Make sure, if it suits you and the circumstances, that the customer is comparing like for like. If the prospect says "you are more expensive" or "you don't do as much" find a polite way of saying "Compared to what?". It may in certain circumstances suit you to "move the goal posts" and take the prospect away from like for like comparisons. This could be, for example, when you want to introduce features that you can give you better price : performance or cost : benefit reasoning. Relate what you have on offer to tangible cost benefits. Leave the customer to work out your competitors cost benefits for themselves.
Listen are price objections actually buying signals?
Listen carefully to what the prospect means rather than just what they are saying. For example when they say "this is a lot of money" are they saying this is expensive or do they mean "this is a large sum of money, what return on investment do we get?" or "this is a lot of money, help me justify it to my partners so we can go ahead".
Income and expenditure
Find out about costs and overheads. Ask about revenue generation such as billable hours, fee income, consultancy revenues, product and services revenues. Look for how the prospect does his business and how they generate revenues:- Examples of question that help with cost justification include:-
How is your company/department/division structured?
What are your profit and loss and/or cost centres?
What are your annual revenues?
What revenues is your division responsible for?
What revenue peaks and troughs do you experience?
How do you measure employee costs?
What profit margins are you working on?
What is your monthly expenses run rate?
How many employees are direct fee/revenue generators?
How many employees in total?
What system/method do you use to charge out or bill for your employees/fee earners?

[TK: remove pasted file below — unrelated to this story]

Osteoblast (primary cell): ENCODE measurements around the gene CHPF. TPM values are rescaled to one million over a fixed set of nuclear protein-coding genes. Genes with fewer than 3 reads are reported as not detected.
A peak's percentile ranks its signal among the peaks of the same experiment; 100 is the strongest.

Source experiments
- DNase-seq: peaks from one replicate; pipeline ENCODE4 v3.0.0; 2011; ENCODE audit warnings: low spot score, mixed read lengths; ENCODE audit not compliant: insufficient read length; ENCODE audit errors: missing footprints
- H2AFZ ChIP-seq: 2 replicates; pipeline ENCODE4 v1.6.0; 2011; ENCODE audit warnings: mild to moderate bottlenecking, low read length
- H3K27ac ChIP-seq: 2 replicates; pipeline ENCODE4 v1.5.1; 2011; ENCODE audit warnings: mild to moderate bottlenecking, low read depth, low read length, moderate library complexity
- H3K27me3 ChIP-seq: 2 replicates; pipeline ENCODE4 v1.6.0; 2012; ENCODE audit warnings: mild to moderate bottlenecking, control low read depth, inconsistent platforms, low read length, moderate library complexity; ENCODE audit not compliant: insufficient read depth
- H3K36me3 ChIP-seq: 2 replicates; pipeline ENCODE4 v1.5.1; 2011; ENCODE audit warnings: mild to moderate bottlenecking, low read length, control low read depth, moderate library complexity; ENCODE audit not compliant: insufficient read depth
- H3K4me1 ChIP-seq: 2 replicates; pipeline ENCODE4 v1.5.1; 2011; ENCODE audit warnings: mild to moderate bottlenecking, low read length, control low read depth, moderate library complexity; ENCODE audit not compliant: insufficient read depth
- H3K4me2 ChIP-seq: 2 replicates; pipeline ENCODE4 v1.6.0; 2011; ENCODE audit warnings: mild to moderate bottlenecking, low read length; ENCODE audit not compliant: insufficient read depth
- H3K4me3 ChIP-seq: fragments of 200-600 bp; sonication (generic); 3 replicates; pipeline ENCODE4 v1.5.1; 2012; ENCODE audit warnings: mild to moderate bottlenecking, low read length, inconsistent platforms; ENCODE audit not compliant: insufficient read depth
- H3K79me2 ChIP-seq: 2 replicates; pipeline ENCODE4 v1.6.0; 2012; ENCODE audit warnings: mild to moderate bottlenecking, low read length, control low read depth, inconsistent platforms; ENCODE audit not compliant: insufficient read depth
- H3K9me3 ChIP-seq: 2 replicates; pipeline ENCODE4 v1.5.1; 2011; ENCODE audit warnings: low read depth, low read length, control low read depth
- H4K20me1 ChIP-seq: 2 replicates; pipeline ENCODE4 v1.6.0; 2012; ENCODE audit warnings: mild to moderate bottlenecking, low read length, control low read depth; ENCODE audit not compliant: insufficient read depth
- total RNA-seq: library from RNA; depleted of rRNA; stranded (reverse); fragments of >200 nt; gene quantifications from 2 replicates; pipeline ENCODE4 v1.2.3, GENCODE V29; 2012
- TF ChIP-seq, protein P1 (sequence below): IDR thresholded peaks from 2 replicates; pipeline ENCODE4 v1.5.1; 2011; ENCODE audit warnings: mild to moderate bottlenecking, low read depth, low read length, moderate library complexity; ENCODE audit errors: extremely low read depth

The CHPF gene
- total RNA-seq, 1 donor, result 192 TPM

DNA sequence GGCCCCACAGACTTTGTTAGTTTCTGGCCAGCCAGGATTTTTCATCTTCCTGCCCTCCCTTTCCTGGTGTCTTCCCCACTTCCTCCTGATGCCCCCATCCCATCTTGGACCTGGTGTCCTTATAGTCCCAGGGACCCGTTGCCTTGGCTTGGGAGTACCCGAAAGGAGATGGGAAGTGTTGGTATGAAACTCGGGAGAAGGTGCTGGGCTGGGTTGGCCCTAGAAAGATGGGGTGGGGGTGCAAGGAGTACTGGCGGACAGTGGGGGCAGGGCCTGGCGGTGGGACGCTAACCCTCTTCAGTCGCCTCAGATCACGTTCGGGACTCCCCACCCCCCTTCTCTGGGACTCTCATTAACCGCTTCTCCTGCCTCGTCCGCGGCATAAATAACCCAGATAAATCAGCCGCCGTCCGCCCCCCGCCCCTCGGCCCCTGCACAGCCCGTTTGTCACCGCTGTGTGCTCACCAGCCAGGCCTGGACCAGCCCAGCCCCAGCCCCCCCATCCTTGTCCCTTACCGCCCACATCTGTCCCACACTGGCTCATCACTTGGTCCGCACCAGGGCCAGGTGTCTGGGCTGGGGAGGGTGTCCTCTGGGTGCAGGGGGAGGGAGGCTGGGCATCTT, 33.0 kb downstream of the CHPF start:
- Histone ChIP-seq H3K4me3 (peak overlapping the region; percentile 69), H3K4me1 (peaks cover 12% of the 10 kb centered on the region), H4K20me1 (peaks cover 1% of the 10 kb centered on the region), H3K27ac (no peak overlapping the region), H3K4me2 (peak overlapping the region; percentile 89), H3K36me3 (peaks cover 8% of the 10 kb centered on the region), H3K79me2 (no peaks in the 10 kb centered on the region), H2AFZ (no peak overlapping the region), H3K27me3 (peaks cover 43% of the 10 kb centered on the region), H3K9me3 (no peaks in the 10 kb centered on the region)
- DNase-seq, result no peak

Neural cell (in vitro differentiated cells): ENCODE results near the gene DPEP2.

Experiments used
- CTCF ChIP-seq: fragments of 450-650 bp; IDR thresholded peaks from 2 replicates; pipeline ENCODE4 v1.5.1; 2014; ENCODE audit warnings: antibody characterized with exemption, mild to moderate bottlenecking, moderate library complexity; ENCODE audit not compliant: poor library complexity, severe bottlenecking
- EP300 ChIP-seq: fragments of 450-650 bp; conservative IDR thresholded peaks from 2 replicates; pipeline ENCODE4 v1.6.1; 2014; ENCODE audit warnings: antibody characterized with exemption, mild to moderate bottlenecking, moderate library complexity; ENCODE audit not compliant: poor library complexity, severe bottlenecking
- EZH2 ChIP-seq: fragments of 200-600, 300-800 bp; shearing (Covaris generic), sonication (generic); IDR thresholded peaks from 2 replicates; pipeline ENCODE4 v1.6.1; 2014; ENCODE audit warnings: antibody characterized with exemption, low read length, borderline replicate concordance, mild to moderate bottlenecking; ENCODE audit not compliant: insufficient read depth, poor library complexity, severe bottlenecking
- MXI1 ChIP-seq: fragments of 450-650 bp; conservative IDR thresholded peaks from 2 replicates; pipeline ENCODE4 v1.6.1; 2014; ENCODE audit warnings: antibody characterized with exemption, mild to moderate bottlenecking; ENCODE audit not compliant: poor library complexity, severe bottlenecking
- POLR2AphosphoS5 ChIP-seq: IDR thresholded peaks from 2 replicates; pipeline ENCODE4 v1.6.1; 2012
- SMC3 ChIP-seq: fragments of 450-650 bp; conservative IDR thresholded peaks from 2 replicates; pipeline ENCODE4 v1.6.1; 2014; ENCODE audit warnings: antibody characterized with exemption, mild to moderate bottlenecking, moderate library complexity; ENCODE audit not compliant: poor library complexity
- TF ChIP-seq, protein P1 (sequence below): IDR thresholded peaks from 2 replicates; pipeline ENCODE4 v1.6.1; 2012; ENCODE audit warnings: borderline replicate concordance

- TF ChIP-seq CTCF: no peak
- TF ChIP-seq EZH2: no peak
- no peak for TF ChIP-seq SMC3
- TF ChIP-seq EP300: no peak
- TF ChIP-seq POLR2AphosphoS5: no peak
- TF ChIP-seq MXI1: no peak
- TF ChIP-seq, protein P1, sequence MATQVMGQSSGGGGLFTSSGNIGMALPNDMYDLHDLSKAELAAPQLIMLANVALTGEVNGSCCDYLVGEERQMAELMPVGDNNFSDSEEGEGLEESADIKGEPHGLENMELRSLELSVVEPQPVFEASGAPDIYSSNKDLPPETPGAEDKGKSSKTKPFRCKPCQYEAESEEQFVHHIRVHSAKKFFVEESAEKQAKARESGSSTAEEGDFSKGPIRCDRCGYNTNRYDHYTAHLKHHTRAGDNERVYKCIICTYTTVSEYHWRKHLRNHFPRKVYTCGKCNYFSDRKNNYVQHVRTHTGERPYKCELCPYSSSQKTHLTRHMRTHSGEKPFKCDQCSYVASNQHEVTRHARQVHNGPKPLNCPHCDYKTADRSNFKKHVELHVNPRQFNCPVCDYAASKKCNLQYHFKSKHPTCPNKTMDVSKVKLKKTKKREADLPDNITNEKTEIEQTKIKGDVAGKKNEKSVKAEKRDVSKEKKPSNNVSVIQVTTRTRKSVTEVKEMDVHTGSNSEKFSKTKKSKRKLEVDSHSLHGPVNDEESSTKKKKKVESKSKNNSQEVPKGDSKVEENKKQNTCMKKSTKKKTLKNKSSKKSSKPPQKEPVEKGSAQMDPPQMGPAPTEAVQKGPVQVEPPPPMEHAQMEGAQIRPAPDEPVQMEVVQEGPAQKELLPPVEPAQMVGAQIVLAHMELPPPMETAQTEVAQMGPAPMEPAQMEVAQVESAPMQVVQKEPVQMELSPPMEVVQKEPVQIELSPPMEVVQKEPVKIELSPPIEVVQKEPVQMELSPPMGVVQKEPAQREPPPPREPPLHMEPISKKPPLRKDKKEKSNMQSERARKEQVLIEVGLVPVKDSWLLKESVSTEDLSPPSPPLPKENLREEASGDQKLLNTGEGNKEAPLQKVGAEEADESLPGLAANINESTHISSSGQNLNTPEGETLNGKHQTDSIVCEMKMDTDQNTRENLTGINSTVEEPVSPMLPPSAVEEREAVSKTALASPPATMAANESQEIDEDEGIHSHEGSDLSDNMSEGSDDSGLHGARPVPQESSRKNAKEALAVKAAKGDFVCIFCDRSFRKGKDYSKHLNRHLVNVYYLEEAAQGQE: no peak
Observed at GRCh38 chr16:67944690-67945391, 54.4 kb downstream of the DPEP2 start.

Look outside the sphere of where your own products and services will be used. Is there a knock on effect that will result in cost savings for other departments and divisions too delivering value that was not expected?
Sell Benefits not Features
Don't forget people buy benefits not just features, i.e not what a product or service does but what they will derive from it. Don't sell features without benefits you cannot cost justify features.
- Get lots of information about costs, revenues, ROI, payback.
- Use the prospect's numbers, do not invent them, get the prospect's commitment to use them and his agreement as to their accuracy.
- Put the justification in writing especially necessary when the decision maker is more than one person and/or you are selling through someone who has to go to a higher authority for the decision.
- Use the prospect's language.
- Do not leave the prospect to do the cost justification for themselves -they may not bother.
If you have to telephone for appointments for business development or account management here are two simple techniques to save you time and effort getting through to decision makers. 1) With your words and tone sound and act as if the decision maker knows you and is even expecting your call, ask for them by their first and last name, use your first name, don't volunteer any other information, if you don't have the contact's full name make a separate call to get it. 2) Establish if the decision maker is even there BEFORE you offer any information if they are out get off the telephone, don't leave your name or any details. If you leave a message they know to have your next call blocked. Follow these tips and you will save time and increase the frequency with which you get through. Click here for more reaching decision makers and making appointments tips.